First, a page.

Mar 9, 2017 | By Benedict

Students at the Technical University of Madrid (UPM) in Spain have won a prize for UrbanBees, a 3D printing project which proposes using swarms of bee-like drones to capture contaminating particles in the atmosphere before converting them into filament for 3D printing.

Unsure where to get your filament? Scratching your head over the cost of 3D printing materials? Well, how about plucking your next spool from thin air? Incredibly, that’s what a group of students in Madrid are proposing: they say that by using flying “bee” drones to collect pollutants from the air (like a bee harvesting pollen, you see), they can create recycled 3D printing filament. The students won an innovation prize at Madrid drone technology expo CivilDRON for their unusual idea, which they say could be implemented in heavily polluted places like China.

The bee drones would, according to the Madrid students, collect pollution from the air like a bee collects nectar from a flower. They would fly through highly polluted areas of the sky, using information gleaned from radio waves to determine where the pollutants can be found in the highest concentration. Harnessing those pollutants and getting them out of the air is a good thing in itself—China has already deployed drones to do this—but the students have a further plan: they want to turn what the drones collect into usable 3D printer filament.

If the Madrid students can get the drone 3D printing project to work (and that’s a big if—the students are currently taking their project to drone and 3D printing exhibitions to obtain financing), it’s easy to see the appeal of their plan: not only would the drones help to clear up pollution, they would also help local communities produce useful 3D printed items. The researchers suggest that glasses, bicycles, scissors, and cutlery could all be made from the pollutants, though the possibilities are endless. Perhaps future versions of the bee drones could themselves be 3D printed?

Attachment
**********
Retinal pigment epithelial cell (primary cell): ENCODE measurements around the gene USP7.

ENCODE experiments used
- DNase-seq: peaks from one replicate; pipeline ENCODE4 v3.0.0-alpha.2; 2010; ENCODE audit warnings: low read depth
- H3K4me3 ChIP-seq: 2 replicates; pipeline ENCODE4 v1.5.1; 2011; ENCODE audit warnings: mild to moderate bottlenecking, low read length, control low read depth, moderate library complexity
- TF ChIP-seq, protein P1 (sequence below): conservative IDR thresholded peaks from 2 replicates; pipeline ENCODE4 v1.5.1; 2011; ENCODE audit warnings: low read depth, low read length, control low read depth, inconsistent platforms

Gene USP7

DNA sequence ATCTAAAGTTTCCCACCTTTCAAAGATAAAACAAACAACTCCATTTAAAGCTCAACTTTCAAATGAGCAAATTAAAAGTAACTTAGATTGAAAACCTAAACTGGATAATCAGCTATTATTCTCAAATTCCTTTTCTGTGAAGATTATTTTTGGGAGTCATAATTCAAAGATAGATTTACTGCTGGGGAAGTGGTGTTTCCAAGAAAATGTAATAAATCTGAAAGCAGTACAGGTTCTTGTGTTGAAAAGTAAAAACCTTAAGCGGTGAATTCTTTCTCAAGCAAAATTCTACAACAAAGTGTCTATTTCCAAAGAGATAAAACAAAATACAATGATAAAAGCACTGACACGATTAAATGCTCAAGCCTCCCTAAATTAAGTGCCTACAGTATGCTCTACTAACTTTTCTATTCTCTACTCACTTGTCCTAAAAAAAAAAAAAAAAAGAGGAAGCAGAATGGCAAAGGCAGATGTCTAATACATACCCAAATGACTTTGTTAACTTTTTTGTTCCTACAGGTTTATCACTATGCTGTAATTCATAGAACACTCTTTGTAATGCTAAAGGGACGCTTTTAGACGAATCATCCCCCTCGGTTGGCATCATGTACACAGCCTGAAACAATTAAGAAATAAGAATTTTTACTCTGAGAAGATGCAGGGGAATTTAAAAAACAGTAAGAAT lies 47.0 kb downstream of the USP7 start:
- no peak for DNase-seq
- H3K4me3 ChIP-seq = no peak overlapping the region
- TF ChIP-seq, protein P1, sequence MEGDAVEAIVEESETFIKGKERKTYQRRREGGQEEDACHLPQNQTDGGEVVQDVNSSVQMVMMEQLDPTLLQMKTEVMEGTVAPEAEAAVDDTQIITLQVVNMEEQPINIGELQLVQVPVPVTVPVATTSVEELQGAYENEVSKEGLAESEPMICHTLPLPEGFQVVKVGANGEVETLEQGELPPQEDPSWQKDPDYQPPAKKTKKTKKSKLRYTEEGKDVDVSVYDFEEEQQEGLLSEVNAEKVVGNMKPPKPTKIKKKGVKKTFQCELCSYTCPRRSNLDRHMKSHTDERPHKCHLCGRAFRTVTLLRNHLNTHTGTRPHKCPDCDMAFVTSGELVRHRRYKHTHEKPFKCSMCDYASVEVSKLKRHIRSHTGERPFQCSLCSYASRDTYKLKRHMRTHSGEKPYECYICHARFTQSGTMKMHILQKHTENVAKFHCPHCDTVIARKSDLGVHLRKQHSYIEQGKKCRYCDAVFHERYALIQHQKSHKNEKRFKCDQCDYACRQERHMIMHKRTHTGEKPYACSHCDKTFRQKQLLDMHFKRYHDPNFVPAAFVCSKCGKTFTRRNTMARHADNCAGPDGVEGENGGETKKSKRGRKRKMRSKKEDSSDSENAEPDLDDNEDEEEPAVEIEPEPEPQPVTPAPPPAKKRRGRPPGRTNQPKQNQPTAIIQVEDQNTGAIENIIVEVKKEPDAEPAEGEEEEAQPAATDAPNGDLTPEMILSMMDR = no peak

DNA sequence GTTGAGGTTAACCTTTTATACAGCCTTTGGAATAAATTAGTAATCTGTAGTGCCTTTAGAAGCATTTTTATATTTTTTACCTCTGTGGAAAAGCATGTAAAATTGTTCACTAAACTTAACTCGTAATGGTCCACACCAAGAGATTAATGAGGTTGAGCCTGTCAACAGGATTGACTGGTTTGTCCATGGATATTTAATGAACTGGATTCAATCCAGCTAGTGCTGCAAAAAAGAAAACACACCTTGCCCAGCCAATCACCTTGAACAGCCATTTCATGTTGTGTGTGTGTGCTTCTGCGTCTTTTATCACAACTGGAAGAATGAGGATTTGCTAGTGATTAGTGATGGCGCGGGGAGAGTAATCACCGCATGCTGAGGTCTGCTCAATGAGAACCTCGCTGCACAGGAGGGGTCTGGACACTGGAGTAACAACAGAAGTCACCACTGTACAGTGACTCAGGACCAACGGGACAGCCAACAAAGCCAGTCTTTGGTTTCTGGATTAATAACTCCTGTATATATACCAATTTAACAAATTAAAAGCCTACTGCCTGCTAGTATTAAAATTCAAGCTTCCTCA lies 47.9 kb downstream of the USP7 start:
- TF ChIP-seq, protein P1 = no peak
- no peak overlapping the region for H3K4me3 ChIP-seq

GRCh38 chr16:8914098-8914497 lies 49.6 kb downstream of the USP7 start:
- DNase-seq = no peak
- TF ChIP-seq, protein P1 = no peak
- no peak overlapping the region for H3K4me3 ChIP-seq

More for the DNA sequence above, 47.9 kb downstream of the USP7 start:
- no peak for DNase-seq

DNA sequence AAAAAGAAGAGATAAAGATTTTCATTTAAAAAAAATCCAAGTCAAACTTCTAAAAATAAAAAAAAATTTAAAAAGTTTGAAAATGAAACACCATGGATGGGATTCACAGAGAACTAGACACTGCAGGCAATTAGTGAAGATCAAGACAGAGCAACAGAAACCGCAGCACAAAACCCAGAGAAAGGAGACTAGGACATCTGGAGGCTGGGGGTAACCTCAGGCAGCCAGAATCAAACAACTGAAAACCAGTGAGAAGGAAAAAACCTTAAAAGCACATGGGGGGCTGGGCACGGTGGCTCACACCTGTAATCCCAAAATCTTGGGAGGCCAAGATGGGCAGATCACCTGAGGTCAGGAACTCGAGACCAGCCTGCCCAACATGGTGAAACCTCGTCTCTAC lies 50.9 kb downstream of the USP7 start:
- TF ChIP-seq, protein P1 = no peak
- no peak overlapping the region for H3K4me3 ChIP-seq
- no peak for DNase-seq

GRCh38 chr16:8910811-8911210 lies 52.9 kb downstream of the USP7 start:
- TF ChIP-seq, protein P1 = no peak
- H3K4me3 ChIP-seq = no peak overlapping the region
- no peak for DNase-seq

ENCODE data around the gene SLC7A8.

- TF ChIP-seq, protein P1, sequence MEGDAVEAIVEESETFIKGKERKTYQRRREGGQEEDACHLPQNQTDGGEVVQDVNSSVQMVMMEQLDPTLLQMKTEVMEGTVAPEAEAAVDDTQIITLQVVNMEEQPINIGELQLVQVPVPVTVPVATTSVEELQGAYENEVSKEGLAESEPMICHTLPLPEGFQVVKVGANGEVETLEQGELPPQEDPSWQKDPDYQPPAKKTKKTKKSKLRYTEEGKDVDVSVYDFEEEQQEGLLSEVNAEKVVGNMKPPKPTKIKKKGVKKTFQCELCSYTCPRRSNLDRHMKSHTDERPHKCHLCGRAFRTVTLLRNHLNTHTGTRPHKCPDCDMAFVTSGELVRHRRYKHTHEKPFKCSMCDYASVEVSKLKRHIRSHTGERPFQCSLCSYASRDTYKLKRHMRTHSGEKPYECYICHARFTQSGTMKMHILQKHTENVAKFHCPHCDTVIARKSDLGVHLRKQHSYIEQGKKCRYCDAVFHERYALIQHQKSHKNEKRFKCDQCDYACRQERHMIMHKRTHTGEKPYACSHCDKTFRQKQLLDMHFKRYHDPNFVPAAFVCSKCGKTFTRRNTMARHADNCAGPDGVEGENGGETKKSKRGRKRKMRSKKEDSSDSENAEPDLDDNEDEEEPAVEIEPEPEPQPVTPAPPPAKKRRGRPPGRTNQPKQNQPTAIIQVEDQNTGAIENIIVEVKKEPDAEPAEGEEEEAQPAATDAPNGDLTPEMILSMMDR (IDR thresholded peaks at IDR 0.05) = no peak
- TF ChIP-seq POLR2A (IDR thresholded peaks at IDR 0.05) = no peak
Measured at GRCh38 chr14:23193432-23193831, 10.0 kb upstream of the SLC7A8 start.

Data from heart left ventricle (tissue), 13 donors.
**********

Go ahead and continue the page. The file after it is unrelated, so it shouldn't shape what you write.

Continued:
The UrbanBees team receives its award at CivilDRON 2017

IWe don’t know exactly how the students plan to turn polluted air into a 3D printing filament, only that they would target the various metals (aluminum, calcium, potassium etc.) in ultrafine PM10 particles, which are known to cause lung cancer. We also know that the proposed drones would be mostly autonomous, organizing themselves into formation and returning to charging stations when necessary.

At the moment, UrbanBees seems like an interesting but somewhat hard-to-execute idea. If the project gets some funding, we can see it generating a lot of “buzz.” And why wouldn’t you buy a filament made from Chinese factory gases? For now, however, we’ll wait patiently for more concrete updates.

CivilDRON, the drone expo where UrbanBees won its award, took place at the end of January in Madrid.

 

 

Posted in 3D Printing Materials

 

 

Maybe you also like:


   


I.AM.Magic wrote at 3/10/2017 8:00:58 AM:

I really hope they are not engineers..this is flawed on so many levels. Let's see a few points; drones? really ? their battery life is short. How will they capture pollutant? technique not approached in the video, usually the systems are bulky and not suitable for drone application. Do they know how much pollutant you need to take out of the atmosphere to make 1 kg of material? This is going to be the most expensive spoon (or whatever they'll want to make). Calling the 3D printing world saying they'll make us filament is just marketing by using buzzword (buzz like a bee). They mention airports, but do they know that drones are not allowed at airports for safety reasons? They even use trained birds to remove bird from the runaway. Saying this is a double benefit makes me die inside, this is a call saying "pollute ! we'll clean it up!". DON'T FREAKING POLLUTE! problem solved.



Leave a comment:

Your Name:

 


Subscribe us to

3ders.org Feeds 3ders.org twitter 3ders.org facebook   

About 3Ders.org

3Ders.org provides the latest news about 3D printing technology and 3D printers. We are now five years old and have around 1.5 million unique visitors per month.

News Archive